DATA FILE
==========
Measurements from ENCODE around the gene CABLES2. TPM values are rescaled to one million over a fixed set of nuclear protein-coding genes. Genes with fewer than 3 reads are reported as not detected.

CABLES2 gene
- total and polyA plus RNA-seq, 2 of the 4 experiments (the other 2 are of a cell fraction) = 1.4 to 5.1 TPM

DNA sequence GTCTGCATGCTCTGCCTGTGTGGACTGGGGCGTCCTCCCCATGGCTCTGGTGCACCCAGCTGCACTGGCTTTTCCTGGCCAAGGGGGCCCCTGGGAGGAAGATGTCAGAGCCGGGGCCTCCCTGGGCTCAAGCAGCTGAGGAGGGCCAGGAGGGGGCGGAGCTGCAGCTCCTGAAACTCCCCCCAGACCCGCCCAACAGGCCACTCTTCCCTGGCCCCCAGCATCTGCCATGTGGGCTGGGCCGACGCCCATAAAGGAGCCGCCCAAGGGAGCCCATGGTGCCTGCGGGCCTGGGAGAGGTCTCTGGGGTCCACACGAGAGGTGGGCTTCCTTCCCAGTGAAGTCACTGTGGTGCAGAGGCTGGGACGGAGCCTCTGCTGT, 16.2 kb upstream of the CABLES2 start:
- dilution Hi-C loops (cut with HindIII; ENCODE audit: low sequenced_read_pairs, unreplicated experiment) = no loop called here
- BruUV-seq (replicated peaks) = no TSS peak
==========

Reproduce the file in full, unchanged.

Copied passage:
Measurements from ENCODE around the gene CABLES2. TPM values are rescaled to one million over a fixed set of nuclear protein-coding genes. Genes with fewer than 3 reads are reported as not detected.

CABLES2 gene
- total and polyA plus RNA-seq, 2 of the 4 experiments (the other 2 are of a cell fraction) = 1.4 to 5.1 TPM

DNA sequence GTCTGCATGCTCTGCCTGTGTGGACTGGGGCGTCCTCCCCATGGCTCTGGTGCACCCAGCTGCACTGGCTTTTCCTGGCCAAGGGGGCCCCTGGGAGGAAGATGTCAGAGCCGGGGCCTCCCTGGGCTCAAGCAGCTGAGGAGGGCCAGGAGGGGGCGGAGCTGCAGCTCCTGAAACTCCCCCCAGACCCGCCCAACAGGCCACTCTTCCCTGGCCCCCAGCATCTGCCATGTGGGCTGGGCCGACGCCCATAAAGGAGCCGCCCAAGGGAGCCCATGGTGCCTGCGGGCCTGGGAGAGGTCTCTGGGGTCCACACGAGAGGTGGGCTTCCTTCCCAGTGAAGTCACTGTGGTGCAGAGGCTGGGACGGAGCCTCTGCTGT, 16.2 kb upstream of the CABLES2 start:
- dilution Hi-C loops (cut with HindIII; ENCODE audit: low sequenced_read_pairs, unreplicated experiment) = no loop called here
- BruUV-seq (replicated peaks) = no TSS peak